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Conyers resident delves into high performance motorcycle racing, instructing late in life

Conyers resident delves into high performance motorcycle racing, instructing late in life

Todd Clark demonstrates his riding ability on the track. (Special Photo: Raul Jerez)

Todd Clark demonstrates his riding ability on the track. (Special Photo: Raul Jerez)

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At 52, Todd Clark continues to teach motorcycle racing. (Staff Photo: Karen Rohr)

CONYERS — Most men in their 50s have outdoor hobbies that move at a decidedly deliberate pace – golf, hunting and jogging are the first things that come to mind.

But Rockdale County resident Todd Clark, 52, still feels the need for speed.

Clark, an electrician for Smyrna-based Action Electric who works at General Mills in Covington, has been a motorcycle enthusiast for nearly 15 years, and even though he’s cut back on his racing schedule, he has in no way slowed down.

“I can’t ride as fast as I used to, but when I find no enjoyment in it, I’ll throw in the towel,” he said.

Clark’s first cycling experience came as a teenager growing up in Stone Mountain, when his father bought him a dirt bike. After his father sold the bike, Clark bought another motorcycle after getting married at the age of 21, but soon the expense of raising a family won out over the expense of keeping a ride.

“I didn’t buy a bike until after I got married, but biking is an expensive hobby,” he said. “I sold it after about a year and didn’t ride again until I was 39 years old.”

Convinced by a friend to get back on the road, Clark purchased a high-performance sport bike but found he preferred riding in the North Georgia mountains to weaving his way through metro Atlanta traffic.

“I’m probably not a true cyclist,” he quipped. “I don’t like to ride in the cold, rain or the city. It’s too hard to focus and enjoy riding at the same time when you’re always driving defensively.

“So I rode in the mountains for about a year, which was my racetrack. That’s where I learned to ride around corners and to get up into the triple digits.”

But even mountain riding didn’t scratch the itch, so when Clark’s friend rented a 1.3-mile road racing track in Anniston, Ala., he went along reluctantly but soon found his motorcycle niche.

“My friend talked me into it and soon I was hooked – I fell in love with the track,” he said. “I still rode on the streets some, but I realized that sport bikes were meant to be ridden at the track.”

Clark joined a race organization and because of his age was slotted in Novice Division of the “Crusty Old Racer” class (which was later called the Senior Superbike class). He raced as a Novice for three years, finding immediate success, and at the age of 43 won the organization’s Southeast Regional Championship, which meant he was kicked upstairs to Expert status.

“Expert level is a whole ‘nother world,” he said.

“I knew if I got in that class, I’d be racing against former and future professionals and I figured I’d lose interest because I wouldn’t be winning anymore. So I had my first race in 2005 and won it, which told me I had a shot in this class. So I put together a race program to accumulate points and won the Southeast and Mid-Central championships.”

The next year, his oldest son started college, so Clark sold his bike and went into semi-retirement, but he found he could not stay away from the track.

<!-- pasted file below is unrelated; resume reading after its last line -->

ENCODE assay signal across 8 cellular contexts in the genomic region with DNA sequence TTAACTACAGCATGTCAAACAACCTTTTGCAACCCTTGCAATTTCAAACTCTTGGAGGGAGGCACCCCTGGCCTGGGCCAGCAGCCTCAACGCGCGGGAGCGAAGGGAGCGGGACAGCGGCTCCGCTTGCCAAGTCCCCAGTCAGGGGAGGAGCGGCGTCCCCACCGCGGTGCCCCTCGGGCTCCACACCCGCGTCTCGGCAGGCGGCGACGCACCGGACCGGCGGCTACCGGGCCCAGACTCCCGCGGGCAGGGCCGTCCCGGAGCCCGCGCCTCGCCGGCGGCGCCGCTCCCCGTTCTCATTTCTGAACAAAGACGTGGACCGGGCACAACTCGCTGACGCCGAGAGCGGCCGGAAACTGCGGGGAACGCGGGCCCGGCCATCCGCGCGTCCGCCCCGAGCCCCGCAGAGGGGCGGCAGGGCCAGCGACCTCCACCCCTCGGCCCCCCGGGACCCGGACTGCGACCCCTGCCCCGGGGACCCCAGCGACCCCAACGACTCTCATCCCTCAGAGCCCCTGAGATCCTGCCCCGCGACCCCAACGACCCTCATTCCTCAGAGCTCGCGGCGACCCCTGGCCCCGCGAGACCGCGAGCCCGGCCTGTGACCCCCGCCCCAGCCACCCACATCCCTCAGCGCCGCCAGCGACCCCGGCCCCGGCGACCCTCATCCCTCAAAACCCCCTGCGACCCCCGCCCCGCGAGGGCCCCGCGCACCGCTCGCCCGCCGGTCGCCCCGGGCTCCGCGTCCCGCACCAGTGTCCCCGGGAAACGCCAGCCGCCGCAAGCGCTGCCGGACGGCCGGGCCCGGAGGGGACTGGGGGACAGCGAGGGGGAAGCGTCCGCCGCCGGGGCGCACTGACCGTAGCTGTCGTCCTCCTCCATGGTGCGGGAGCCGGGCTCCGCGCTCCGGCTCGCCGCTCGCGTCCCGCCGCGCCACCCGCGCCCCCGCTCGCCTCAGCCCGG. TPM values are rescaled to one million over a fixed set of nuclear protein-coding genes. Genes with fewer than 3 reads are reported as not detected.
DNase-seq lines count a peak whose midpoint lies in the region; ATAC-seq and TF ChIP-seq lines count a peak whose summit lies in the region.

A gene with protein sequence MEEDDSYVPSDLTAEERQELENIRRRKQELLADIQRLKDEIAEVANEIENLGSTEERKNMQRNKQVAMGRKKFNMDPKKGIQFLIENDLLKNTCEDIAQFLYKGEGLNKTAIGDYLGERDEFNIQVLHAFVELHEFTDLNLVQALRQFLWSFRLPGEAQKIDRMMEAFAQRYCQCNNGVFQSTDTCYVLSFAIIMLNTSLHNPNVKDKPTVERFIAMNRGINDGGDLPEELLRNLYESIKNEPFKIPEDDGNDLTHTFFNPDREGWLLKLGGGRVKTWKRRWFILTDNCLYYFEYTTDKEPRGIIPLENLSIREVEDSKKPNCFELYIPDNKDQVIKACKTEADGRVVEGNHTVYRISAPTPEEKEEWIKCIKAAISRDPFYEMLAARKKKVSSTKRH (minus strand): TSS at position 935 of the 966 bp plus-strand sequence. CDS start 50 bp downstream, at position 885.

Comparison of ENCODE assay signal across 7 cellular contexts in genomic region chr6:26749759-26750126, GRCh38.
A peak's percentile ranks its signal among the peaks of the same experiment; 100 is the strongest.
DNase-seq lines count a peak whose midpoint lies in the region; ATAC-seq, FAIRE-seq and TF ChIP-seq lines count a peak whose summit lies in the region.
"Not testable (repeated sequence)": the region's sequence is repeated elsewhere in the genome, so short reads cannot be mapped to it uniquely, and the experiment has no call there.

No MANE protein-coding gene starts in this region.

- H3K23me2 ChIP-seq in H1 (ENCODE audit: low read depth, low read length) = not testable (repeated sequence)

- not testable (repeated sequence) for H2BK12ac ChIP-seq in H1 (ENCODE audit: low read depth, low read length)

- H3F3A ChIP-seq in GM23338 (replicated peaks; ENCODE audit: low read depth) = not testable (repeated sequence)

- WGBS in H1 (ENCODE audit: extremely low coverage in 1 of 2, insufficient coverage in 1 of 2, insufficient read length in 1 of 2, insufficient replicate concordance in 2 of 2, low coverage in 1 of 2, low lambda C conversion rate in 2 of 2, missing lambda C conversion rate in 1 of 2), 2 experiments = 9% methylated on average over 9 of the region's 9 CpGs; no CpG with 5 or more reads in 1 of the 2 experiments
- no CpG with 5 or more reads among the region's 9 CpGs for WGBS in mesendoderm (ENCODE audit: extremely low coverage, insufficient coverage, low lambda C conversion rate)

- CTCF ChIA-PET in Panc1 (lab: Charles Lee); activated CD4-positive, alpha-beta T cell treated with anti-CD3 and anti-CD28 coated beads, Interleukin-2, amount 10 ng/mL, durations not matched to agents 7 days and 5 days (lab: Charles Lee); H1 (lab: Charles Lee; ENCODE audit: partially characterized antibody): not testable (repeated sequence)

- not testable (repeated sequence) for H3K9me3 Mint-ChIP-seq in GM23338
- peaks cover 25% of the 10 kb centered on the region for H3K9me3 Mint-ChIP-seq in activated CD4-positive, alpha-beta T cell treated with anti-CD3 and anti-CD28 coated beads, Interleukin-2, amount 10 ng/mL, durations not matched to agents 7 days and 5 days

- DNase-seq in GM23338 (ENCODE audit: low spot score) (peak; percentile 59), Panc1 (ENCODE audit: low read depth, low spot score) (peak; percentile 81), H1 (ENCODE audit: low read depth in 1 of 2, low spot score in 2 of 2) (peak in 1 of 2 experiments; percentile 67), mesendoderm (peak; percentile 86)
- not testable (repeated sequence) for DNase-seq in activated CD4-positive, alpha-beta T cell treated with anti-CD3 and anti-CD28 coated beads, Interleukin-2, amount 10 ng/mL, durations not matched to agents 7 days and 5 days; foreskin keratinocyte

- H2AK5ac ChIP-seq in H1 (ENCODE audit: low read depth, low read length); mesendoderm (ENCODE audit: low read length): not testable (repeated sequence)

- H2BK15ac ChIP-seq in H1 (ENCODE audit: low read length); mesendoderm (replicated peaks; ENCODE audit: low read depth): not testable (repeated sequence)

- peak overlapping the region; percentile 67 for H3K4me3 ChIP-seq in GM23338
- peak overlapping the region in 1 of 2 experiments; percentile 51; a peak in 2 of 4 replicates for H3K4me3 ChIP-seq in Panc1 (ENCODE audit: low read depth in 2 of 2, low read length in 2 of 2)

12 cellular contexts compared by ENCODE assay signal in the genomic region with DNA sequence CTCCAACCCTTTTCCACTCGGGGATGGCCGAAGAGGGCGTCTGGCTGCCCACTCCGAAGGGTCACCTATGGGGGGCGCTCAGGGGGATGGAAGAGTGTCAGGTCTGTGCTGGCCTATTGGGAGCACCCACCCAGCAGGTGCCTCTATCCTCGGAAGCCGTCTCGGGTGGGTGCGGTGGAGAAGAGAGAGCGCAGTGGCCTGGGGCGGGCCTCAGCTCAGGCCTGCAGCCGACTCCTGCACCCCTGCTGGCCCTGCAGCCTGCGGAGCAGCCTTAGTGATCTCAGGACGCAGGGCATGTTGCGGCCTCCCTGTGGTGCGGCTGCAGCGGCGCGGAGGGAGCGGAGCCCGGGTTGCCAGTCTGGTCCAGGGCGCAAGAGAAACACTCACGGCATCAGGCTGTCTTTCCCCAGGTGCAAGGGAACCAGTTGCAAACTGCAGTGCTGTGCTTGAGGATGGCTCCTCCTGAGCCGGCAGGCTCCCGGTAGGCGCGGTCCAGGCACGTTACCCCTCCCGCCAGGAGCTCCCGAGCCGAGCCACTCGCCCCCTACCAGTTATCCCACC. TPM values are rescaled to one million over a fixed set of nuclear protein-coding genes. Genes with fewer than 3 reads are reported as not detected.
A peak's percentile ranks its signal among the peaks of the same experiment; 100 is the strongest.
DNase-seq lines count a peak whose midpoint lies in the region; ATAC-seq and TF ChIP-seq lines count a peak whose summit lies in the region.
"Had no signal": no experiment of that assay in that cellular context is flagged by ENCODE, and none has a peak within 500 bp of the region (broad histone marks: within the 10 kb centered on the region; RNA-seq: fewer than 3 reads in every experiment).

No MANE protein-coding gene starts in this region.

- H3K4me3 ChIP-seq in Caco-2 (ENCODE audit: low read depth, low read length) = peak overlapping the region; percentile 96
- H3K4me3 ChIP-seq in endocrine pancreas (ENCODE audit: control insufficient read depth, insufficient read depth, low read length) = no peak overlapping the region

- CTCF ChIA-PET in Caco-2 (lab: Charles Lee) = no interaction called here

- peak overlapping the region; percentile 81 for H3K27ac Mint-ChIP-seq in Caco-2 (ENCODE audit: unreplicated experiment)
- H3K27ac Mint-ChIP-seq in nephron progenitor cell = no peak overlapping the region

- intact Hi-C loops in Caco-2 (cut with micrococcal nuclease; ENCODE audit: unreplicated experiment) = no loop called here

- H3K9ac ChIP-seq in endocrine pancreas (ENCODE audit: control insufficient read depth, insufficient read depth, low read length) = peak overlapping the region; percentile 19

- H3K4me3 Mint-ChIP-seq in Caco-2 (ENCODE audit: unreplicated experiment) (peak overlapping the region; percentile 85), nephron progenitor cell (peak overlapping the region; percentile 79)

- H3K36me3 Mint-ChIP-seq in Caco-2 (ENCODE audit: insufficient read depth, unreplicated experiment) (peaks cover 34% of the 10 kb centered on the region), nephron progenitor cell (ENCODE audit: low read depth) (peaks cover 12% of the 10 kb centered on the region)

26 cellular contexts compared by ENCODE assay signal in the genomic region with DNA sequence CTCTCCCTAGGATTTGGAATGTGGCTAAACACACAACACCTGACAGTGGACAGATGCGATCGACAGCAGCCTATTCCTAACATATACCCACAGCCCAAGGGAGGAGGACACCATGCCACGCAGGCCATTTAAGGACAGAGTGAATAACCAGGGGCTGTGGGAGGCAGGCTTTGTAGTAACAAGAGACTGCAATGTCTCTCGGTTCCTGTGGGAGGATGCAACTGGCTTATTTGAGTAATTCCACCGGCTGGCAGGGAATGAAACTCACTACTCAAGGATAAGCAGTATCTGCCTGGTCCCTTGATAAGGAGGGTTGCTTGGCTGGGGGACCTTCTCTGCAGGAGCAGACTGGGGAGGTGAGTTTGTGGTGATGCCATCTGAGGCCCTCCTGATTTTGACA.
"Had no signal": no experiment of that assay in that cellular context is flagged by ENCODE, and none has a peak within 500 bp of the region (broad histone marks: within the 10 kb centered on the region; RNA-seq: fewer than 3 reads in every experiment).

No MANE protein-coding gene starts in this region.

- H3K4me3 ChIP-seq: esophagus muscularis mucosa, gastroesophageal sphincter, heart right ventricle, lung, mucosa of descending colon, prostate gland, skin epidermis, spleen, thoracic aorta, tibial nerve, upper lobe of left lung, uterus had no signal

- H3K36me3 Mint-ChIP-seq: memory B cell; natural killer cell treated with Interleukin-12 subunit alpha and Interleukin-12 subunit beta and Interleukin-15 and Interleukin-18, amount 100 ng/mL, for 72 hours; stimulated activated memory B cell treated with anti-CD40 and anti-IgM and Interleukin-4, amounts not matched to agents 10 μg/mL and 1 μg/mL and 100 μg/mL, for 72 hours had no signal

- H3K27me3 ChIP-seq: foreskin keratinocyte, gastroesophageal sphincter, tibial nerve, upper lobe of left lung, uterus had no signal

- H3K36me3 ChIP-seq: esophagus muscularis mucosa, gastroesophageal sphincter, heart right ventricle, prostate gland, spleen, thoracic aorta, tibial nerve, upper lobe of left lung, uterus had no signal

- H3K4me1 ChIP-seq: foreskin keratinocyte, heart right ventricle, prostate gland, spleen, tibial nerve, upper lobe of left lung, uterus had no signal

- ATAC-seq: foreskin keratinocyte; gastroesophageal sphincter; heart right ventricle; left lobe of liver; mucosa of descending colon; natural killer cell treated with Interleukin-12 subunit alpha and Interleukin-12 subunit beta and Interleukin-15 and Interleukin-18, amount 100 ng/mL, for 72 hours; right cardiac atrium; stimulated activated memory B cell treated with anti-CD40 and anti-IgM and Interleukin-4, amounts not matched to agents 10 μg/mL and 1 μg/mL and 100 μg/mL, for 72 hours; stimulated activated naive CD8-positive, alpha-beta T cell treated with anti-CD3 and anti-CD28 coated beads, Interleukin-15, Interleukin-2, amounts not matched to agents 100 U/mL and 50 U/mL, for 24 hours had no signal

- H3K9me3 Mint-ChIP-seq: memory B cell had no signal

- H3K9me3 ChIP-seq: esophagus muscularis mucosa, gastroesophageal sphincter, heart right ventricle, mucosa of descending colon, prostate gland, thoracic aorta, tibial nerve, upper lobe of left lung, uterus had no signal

“Once it gets in your blood, it never leaves,” he said.

So he joined with friends to compete in endurance races, where four riders share one bike in four-hour timed races. He suffered his only serious injuries – a broken pelvis and a broke collarbone — in an endurance race when a mechanical failure at 60 mph sent him over the handlebars and into the hospital.

It wasn’t long after Clark healed that he heard the call of the track again, this time in a slightly different format. While Clark continued to race periodically, he also started teaching at the Ed Bargy Racing School and became a coach for X-Act Motorsports.

“It’s a lot of fun,” Clark said of teaching and coaching.

“I still do one or two races a year, but I spent 12 to 14 weekends a year teaching and working at the track. There’s nothing like the adrenaline rush you get on the grid when the green flag drops, and I can just about get that fix through coaching. I’ve found it very fulfilling to work with people, especially the new guys.”

Clark adds that racing has been a family affair. He said his wife Missi (a Rockdale County native who works at Rockdale Medical Center) has always been his biggest fan and is generally with him at the track. His sons Andy and Austin also have had some racing experience, primarily as corner workers at the various venues where Clark has competed.

While his enthusiasm for racing hasn’t waned, Clark knows that at his age “things don’t heal quickly, but they do break easier,” so he has contemplated stepping away from the sport.

“I think about it every year,” he said, noting he’s really not strong enough anymore to expertly handle the high-performance machines he sits upon.

“It’s always going through my mind, and when I make that decision, it will be the hardest decision I’ll ever have to make. There’s a cycle in my garage and a trailer in my driveway and I have refused to part with them.”

Although he doesn’t know what he’ll latch onto next after he finally finishes racing, he already knows what he won’t be doing.

“I don’t think I’ll ever play golf,” he said. “I did a little of that years ago and it’s just too boring.”

Chris Starrs is a freelance writer based in Athens. To contact him, email cstarrs90@charter.net.